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  • Yasmine

An Orange in a field

Two thoughts about communication :

‘’In a healthy environment redundancy ought be experienced as a safety mechanism rather than judging claws around one’s intellect.”


True or false?


Well, it depends, it’s complicated.


Pilots, surgeons, most professions that have a primary goal to fly 376 passengers from point A to B or to open and close back a patient never mix up the need for redundancy with lack of trust in the partners. The stakes are so high, human life high, that maximising safety, checking and double checking are none negotiable.


In academia and in most corporate jobs the risks that are rarely as high as a human life. Though I am certain that an erratum to a paper for some might feel like death herself.

The absence of fatal mistakes (beyond the dramatic response of compilation errors), makes often redundancy to be perceived more as a bonus than a necessary step to be taken in a modus operandi. What cripples instead are hurt egos, when a check or double checked is required.


“Why are they asking? Do they not trust my competence as an <insert your favorite title>?”

Is there anything that can be done to ensure a healthy environment where redundancy is not perceived as an attack without treating every topic as a matter of life and death? Or is this just human nature at play?


One of the first lessons that I have learned in my current job is to never make assumptions about what people think and what they have registered. In general I have a fairly good idea of a given situation, but I systematically almost force myself to not make an assumption and ask the questions. This always pays off, there is always an angle of an argument that is brought to a different light. Similarly, when working under time pressure, being guilty of efficiency might induce inevitable short cuts and here again assumptions for instance: “This topic was mentioned a few times already, I am sure it’s clear for everyone now”.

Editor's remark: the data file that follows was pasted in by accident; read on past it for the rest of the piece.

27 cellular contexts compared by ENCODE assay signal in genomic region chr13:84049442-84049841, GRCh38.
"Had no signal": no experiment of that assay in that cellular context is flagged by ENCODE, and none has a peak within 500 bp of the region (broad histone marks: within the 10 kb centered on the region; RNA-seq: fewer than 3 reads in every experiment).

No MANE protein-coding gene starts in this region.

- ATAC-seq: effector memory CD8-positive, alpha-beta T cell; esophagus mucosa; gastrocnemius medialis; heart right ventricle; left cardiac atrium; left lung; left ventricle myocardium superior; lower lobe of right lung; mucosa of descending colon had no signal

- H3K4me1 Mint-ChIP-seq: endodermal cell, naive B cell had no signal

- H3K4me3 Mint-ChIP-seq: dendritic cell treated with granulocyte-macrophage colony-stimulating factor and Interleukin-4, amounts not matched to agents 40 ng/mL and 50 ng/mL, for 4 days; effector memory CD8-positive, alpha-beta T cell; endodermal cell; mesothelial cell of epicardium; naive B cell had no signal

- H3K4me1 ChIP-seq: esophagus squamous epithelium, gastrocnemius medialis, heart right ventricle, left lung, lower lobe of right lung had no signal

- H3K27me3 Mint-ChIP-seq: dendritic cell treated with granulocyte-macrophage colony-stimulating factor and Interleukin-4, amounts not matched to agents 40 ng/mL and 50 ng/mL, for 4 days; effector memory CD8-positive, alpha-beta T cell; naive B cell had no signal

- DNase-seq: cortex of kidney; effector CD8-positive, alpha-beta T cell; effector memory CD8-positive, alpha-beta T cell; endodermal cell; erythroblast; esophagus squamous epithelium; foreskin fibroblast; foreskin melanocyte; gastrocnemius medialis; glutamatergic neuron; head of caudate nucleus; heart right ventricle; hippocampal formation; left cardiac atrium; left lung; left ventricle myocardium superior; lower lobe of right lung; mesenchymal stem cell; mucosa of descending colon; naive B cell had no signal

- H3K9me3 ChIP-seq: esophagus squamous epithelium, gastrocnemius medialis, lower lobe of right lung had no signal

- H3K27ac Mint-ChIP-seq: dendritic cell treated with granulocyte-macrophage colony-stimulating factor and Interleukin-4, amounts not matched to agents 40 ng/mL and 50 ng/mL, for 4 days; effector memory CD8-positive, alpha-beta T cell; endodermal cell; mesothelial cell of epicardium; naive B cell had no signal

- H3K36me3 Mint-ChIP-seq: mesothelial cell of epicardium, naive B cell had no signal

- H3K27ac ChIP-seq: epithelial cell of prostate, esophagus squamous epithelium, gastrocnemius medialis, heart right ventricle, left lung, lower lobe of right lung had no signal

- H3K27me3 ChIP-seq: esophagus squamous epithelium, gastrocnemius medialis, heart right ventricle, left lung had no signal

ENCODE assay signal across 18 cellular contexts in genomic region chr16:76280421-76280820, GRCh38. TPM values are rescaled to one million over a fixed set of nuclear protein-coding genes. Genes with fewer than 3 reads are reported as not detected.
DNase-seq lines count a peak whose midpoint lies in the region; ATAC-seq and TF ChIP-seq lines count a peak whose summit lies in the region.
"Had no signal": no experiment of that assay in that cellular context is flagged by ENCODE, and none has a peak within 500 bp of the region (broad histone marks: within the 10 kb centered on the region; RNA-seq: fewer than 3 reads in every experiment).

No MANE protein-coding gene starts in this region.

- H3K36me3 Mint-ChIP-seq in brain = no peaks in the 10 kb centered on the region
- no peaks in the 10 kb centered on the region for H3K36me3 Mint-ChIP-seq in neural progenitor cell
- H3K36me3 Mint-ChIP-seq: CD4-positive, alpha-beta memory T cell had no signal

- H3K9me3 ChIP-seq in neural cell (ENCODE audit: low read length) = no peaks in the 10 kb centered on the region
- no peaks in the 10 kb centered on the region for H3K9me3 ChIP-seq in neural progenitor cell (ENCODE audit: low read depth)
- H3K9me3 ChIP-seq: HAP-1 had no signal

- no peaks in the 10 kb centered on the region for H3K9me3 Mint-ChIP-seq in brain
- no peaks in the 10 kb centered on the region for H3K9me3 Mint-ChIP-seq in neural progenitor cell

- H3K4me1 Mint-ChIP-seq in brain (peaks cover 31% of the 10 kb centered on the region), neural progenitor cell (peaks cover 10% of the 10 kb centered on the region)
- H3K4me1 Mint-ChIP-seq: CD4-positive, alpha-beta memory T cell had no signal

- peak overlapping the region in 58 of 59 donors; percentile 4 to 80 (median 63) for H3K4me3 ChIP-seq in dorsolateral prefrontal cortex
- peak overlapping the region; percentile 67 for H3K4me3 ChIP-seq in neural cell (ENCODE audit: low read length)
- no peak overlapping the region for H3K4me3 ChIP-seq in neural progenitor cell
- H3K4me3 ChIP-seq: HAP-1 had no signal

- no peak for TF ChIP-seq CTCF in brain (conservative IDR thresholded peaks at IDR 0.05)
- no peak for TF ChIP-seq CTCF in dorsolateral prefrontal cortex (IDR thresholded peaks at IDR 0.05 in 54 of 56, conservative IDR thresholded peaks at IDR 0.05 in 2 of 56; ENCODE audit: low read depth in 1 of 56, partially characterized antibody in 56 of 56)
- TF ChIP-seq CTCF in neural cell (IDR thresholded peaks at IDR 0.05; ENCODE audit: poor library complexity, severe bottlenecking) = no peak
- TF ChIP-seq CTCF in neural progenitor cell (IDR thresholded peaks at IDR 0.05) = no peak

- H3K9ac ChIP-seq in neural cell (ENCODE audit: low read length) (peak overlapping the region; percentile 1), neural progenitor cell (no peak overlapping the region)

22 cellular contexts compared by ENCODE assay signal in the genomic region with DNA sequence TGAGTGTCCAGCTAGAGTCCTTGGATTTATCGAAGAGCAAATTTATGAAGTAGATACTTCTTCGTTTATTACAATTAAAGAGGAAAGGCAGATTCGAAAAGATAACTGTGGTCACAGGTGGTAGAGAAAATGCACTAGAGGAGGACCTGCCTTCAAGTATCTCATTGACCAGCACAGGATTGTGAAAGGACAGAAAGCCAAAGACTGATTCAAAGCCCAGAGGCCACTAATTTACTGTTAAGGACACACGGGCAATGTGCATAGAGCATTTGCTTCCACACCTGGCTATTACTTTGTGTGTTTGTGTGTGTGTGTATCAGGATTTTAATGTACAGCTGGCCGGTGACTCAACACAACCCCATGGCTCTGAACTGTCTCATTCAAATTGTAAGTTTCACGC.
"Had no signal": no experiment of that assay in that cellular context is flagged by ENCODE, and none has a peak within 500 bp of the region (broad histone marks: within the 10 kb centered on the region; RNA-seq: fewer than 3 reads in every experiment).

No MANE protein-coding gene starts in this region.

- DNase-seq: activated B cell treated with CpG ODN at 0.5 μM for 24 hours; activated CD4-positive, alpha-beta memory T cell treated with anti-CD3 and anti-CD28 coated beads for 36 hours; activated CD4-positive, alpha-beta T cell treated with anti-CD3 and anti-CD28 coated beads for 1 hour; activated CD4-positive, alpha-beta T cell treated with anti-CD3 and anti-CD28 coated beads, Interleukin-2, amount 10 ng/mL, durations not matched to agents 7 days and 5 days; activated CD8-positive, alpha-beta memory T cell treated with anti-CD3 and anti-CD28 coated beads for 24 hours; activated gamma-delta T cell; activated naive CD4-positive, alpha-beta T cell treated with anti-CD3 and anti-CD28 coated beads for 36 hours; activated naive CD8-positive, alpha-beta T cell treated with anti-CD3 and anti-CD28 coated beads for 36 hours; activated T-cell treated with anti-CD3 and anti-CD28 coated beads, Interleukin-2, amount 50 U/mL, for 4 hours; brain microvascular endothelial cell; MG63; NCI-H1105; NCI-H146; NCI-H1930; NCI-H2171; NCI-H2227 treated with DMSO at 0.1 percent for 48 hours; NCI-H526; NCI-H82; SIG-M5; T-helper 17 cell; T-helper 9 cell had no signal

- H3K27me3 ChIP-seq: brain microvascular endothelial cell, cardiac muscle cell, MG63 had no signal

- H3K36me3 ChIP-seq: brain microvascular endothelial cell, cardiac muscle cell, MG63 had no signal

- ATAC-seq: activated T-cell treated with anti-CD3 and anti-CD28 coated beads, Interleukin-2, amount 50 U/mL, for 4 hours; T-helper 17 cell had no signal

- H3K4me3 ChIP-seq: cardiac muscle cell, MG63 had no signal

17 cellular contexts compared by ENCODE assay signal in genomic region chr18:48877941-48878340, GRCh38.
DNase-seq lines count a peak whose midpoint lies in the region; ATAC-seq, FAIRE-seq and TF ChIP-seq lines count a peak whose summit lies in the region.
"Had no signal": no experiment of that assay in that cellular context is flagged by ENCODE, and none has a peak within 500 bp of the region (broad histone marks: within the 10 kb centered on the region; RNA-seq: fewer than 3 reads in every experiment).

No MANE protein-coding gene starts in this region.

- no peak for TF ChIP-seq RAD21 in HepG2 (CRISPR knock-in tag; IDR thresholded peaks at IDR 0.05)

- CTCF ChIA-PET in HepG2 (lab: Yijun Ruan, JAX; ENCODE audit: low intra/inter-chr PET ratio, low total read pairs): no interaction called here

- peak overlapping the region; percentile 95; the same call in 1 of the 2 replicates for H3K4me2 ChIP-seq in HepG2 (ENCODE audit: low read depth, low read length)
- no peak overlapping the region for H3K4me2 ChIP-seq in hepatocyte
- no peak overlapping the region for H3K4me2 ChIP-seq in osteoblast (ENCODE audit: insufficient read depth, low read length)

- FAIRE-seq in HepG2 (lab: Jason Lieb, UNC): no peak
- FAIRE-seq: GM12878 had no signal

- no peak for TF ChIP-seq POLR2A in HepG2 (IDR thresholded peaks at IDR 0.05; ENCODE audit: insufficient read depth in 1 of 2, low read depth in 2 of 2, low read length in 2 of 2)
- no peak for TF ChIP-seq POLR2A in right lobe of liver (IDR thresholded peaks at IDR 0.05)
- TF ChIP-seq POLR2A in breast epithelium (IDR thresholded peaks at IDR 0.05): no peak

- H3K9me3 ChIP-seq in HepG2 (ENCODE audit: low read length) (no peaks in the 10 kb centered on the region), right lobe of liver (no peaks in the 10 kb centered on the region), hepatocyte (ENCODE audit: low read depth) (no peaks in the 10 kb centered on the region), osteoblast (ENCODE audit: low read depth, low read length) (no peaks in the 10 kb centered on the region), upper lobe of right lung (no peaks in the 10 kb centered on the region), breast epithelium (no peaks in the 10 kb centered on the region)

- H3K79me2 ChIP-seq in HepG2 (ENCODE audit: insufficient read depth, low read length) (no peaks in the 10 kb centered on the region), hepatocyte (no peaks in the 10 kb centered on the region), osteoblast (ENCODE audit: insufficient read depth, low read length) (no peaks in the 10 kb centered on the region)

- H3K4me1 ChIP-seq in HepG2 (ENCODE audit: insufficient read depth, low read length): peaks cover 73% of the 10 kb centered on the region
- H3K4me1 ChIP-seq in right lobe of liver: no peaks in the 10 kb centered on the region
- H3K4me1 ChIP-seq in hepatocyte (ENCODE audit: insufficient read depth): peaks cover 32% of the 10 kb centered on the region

Wrong!


The best analogy I could think of is the description of an orange, in your mind this is clearly an orange, you explained it’s an orange and the goal you want to set for the people you are working with or more broadly communicating with is let’s say for this orange to be transformed to a juice.


The times when I was too quick or didn’t iterate enough, I did end up with a strawberry marmalade. Don’t get me wrong a strawberry marmalade can be delicious, it’s just not an orange juice.


And I end up wondering if the propagation of information behaves simultaneously like an electric field and a Markov chain ?

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